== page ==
With speculation leaning toward three cities other than Chicago as finalists for a potentially split Amazon HQ2, it apparently is time for Chicago’s city and civic officials, along with a handful of real estate developers and development sites, to forge ahead with Plan B.
Over the course of the courting process, the sentiment among business leaders and the real estate community has been mixed in terms of whether winning the battle for HQ2 would be a good thing or not. Earlier this year, in its Mid-Year Sentiment Report, The Real Estate Center at DePaul University asked survey participants which scenario—winning the battle for Amazon’s HQ2 or productive, ongoing organic growth in places like 1871 and Fulton Market—would be more impactful for the City of Chicago.
The findings of the report were mixed. More than 56 percent said Amazon HQ2 would be most impactful, though many expressed concerns or a wait-and-see attitude based on gaining a better understanding of the incentive package that could be awarded to Amazon. Those interviewed for the report were equally mixed, offering strong opinions for either outcome. Many said it was an impossible question to answer with all of the variables and unknowns.
In the report, Matthew Wurtzebach, vice president, commercial finance group, Draper & Kramer, said, “It’s hard to know what the Amazon incentive package will mean; hard to gauge the impact, because we don’t know what has been offered.” He added that there are inherent risks in putting all your eggs into one basket.
Brian Rogan, vice president, Associated Bank, said he wasn’t sure which option is better, adding, “How can new jobs be seen in a negative light?”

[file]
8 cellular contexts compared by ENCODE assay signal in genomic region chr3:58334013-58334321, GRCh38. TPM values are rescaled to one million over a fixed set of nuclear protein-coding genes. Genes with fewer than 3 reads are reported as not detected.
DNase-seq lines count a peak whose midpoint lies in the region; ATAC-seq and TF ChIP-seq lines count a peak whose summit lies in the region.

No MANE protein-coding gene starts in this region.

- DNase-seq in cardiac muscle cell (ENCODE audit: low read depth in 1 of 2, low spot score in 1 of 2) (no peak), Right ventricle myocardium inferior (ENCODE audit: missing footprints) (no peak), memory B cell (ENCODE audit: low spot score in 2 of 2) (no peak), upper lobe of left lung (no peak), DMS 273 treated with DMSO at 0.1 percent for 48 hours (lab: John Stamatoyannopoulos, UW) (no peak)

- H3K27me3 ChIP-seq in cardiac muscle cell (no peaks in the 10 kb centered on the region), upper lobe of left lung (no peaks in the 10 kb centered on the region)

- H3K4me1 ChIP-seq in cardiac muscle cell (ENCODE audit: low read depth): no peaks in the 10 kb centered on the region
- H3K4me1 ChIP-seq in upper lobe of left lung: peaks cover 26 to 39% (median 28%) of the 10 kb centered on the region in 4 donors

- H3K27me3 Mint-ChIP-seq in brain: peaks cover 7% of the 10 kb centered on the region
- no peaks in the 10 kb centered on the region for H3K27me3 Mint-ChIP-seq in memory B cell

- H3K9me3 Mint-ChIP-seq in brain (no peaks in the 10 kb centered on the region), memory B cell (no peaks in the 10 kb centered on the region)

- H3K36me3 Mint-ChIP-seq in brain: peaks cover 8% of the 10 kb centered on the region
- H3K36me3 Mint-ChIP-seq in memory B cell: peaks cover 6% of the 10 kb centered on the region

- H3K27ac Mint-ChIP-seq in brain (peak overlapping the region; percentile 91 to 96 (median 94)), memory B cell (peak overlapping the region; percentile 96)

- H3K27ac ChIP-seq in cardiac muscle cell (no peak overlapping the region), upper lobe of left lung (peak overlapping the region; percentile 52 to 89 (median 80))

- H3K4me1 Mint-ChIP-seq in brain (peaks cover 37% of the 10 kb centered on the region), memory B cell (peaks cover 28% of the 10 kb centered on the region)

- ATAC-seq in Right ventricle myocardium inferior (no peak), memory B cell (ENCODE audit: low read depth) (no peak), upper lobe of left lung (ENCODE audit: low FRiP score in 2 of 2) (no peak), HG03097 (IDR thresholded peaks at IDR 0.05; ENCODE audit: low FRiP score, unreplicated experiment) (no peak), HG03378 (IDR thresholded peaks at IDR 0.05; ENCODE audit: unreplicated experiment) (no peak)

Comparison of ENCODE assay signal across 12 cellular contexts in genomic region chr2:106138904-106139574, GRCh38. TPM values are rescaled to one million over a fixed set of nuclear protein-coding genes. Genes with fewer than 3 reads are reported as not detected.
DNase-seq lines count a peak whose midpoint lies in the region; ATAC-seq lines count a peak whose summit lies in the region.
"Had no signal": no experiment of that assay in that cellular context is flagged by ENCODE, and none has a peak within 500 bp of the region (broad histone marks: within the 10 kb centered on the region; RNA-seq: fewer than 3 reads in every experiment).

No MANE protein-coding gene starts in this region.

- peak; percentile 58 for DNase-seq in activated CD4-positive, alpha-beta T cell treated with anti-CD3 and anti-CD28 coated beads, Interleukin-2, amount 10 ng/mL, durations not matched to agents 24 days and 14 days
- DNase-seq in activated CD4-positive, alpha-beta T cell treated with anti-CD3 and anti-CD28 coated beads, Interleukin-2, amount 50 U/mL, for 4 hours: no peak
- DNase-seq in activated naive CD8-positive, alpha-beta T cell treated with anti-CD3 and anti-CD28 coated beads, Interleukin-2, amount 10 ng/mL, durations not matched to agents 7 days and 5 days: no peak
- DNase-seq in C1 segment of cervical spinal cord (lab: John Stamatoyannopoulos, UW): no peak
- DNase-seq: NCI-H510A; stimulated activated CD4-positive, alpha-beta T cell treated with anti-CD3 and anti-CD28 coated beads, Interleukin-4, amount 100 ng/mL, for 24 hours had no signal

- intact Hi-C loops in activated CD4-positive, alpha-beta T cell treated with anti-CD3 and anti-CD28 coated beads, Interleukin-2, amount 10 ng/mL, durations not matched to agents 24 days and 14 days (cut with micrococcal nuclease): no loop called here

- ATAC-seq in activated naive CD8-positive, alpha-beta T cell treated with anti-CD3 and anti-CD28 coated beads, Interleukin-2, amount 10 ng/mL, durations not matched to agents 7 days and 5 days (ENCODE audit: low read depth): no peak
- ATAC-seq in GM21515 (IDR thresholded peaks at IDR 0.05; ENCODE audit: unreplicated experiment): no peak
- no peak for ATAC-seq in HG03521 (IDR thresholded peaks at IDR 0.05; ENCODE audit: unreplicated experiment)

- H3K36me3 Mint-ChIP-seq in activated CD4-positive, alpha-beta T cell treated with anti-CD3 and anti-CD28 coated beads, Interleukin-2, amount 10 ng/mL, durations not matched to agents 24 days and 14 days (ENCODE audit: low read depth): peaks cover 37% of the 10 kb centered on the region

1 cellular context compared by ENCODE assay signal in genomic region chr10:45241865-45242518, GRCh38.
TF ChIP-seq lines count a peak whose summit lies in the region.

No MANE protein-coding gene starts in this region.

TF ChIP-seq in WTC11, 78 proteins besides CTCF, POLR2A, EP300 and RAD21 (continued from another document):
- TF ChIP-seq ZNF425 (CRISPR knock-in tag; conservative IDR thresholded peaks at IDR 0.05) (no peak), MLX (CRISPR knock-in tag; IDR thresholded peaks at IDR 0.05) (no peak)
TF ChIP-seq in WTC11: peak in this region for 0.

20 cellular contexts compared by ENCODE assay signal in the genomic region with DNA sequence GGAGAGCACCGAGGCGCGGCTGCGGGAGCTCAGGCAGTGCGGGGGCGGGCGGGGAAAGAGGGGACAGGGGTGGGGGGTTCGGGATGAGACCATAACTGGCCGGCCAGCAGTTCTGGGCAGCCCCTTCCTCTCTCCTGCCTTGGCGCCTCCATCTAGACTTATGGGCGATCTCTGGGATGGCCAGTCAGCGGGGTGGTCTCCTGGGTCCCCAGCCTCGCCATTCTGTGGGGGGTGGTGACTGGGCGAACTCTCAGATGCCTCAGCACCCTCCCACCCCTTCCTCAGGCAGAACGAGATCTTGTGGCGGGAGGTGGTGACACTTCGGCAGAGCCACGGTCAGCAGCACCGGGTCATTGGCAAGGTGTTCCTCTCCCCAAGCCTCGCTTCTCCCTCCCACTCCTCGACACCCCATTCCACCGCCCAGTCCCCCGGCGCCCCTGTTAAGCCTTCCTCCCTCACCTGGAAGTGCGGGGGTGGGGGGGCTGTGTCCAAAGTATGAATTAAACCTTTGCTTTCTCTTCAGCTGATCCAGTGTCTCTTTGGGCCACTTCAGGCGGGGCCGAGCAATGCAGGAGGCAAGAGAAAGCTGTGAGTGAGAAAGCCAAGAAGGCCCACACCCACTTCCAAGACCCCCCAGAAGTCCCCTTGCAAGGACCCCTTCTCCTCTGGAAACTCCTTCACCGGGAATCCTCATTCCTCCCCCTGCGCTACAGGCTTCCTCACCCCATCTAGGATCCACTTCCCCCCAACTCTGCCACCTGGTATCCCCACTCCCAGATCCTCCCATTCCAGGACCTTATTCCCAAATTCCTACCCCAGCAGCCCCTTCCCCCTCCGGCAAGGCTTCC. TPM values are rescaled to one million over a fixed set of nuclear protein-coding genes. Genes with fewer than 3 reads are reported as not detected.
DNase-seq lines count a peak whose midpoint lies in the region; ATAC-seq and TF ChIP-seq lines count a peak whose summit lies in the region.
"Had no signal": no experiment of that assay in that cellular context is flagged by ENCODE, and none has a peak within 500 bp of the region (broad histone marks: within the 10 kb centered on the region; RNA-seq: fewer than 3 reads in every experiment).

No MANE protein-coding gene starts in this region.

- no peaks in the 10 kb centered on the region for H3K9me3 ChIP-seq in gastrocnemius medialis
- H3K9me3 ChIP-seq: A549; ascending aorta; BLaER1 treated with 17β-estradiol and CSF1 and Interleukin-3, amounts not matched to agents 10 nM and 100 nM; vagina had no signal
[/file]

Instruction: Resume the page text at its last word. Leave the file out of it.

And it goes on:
Jim Shilling, the George L. Ruff endowed chair, DePaul University, notied that an Amazon victory is not void of concerns. “Sometimes you have to worry about what you wish for,” he added, comparing the issues that San Francisco and Seattle have experienced—huge infrastructure spending and major congestion—as they have grown as major tech hubs.
At the same time, demonstrating the back and forth evident in responding to the question, he said, “Winning Amazon HQ2 would be a big plus for all sectors. In this market, tech companies are driving growth. Amazon would help do that.”
Other commercial real estate professionals lamented “the shock of that type of win” in Chicago or really anywhere in the country. “I wonder if we could absorb the shock, and the price war that could result,” said Don Pafford, senior vice president, U.S. Bank, who described himself as someone who prefers slow and steady, expressing concerns over how the city could handle an HQ2 win.
Pafford added, “I think to do what we’ve been doing, with a lot of tech like Google, WPP and along with many others, moving to Fulton Market and the West loop, is better in the long term.” The experts talked about Amazon’s ability to essentially create a whole new neighborhood overnight, spur new development and impact positive job growth.
Stephanie (Matko) Chrisman put things in perspective saying, “Chicago has done very well with organic growth for at least the last 10 years, as companies have grown, expanded and relocated downtown. I think if we don’t get HQ2, we’ll still be okay.”
For Michael Episcope, a co-founder of Origin Investments, the question of Amazon versus organic growth was not an either/or situation, it’s an and. “If Amazon comes to Chicago we’ll see growth we haven’t seen in 40 years,” he said.
He also noted that over the long run, Chicago needs to sustain the growth of Fortune 100 companies to the city. At the same time, true organic growth is needed, not growth in the city that is simply the relocation of companies from the suburbs.